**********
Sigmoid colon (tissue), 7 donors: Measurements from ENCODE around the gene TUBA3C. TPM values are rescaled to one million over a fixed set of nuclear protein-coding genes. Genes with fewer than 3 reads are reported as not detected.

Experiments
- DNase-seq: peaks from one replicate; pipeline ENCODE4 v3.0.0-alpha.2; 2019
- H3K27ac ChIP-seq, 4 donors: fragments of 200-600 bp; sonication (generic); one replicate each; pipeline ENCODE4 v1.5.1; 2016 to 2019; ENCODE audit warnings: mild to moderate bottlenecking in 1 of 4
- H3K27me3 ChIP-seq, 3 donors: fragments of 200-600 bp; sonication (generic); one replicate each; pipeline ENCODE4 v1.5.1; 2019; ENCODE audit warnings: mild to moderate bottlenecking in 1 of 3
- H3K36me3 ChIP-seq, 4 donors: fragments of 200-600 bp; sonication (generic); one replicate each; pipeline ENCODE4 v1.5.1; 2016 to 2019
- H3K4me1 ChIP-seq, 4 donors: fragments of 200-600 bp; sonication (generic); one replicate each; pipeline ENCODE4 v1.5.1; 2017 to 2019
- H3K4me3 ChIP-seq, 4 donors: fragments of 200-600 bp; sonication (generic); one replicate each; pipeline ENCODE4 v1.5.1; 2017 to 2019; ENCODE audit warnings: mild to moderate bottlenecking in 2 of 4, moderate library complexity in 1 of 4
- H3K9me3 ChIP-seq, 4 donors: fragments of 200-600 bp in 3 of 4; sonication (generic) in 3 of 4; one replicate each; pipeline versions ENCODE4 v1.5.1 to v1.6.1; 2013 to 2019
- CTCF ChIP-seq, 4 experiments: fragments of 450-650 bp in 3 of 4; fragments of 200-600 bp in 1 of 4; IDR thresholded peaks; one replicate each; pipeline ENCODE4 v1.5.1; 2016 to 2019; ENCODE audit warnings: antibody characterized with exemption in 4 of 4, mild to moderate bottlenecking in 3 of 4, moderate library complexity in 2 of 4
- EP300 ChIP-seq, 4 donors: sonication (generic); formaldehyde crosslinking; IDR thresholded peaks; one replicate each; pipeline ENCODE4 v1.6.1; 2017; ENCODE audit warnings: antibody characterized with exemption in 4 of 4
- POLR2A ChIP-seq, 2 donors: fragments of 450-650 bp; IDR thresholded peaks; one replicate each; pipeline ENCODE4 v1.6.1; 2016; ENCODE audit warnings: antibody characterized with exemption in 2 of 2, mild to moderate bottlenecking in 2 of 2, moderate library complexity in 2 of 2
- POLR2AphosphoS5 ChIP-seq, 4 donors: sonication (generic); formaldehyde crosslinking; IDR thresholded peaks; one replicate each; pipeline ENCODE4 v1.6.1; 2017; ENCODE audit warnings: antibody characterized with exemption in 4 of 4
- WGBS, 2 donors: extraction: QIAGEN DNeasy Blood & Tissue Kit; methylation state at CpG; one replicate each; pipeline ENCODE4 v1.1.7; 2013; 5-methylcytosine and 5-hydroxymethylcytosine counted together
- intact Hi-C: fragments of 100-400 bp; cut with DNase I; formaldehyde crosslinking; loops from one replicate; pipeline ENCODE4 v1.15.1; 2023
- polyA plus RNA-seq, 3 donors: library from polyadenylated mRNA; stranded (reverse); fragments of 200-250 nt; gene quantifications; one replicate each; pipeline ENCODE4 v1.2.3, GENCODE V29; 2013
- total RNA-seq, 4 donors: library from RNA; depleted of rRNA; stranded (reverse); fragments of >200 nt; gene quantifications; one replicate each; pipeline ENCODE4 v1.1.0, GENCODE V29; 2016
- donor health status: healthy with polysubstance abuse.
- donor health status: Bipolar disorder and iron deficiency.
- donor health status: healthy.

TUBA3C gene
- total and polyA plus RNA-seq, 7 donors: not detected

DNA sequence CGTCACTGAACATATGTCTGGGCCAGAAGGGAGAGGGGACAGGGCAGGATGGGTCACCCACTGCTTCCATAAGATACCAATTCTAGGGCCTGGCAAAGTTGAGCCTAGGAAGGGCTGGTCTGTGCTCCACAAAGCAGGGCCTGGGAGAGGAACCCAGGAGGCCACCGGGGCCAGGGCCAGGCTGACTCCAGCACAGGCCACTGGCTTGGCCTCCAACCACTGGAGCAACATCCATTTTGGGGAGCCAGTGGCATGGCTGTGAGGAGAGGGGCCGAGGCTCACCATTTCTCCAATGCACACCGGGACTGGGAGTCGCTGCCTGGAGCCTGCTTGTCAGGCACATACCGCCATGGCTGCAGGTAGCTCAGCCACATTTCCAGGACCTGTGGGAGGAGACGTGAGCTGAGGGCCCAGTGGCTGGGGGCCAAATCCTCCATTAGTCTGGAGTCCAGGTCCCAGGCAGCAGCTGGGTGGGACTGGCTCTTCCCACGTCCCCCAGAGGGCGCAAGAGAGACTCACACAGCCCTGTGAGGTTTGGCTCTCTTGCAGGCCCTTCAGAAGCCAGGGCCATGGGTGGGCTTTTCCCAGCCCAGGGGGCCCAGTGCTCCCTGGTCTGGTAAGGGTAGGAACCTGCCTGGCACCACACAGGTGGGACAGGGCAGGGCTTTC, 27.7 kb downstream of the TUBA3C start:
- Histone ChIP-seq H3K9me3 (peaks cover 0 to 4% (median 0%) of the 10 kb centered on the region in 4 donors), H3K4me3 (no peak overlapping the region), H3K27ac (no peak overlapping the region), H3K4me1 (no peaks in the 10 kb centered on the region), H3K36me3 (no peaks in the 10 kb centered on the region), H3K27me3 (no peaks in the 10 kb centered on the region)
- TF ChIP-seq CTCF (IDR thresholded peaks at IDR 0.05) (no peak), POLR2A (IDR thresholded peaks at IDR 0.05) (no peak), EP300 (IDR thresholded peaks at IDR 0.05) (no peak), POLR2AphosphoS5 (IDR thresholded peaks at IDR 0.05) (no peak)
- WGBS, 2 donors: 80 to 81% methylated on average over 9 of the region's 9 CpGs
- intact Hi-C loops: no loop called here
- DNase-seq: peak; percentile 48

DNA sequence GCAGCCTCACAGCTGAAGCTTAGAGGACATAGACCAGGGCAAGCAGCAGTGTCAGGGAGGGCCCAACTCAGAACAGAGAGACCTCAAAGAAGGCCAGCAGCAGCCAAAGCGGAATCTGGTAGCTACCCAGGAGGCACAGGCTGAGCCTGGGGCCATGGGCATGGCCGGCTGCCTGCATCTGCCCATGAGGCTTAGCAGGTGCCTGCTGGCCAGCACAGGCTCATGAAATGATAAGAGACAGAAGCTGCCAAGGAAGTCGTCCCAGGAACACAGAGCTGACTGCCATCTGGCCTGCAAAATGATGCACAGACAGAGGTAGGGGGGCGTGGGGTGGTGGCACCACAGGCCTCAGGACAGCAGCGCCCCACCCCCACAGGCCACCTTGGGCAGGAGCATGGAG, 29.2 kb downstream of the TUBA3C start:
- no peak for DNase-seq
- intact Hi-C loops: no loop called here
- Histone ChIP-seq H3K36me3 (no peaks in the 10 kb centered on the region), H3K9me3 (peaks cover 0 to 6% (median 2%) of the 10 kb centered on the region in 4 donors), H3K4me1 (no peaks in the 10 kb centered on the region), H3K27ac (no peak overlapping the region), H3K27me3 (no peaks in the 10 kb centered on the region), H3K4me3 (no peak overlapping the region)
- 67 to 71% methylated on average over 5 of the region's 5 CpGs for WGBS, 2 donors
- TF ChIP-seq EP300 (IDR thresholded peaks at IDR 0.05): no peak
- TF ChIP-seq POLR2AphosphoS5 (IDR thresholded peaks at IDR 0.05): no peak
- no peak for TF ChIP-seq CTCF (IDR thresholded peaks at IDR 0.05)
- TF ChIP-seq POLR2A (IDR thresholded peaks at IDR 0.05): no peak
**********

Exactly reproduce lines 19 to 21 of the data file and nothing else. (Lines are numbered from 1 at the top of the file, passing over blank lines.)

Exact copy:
- donor health status: Bipolar disorder and iron deficiency.
- donor health status: healthy.

TUBA3C gene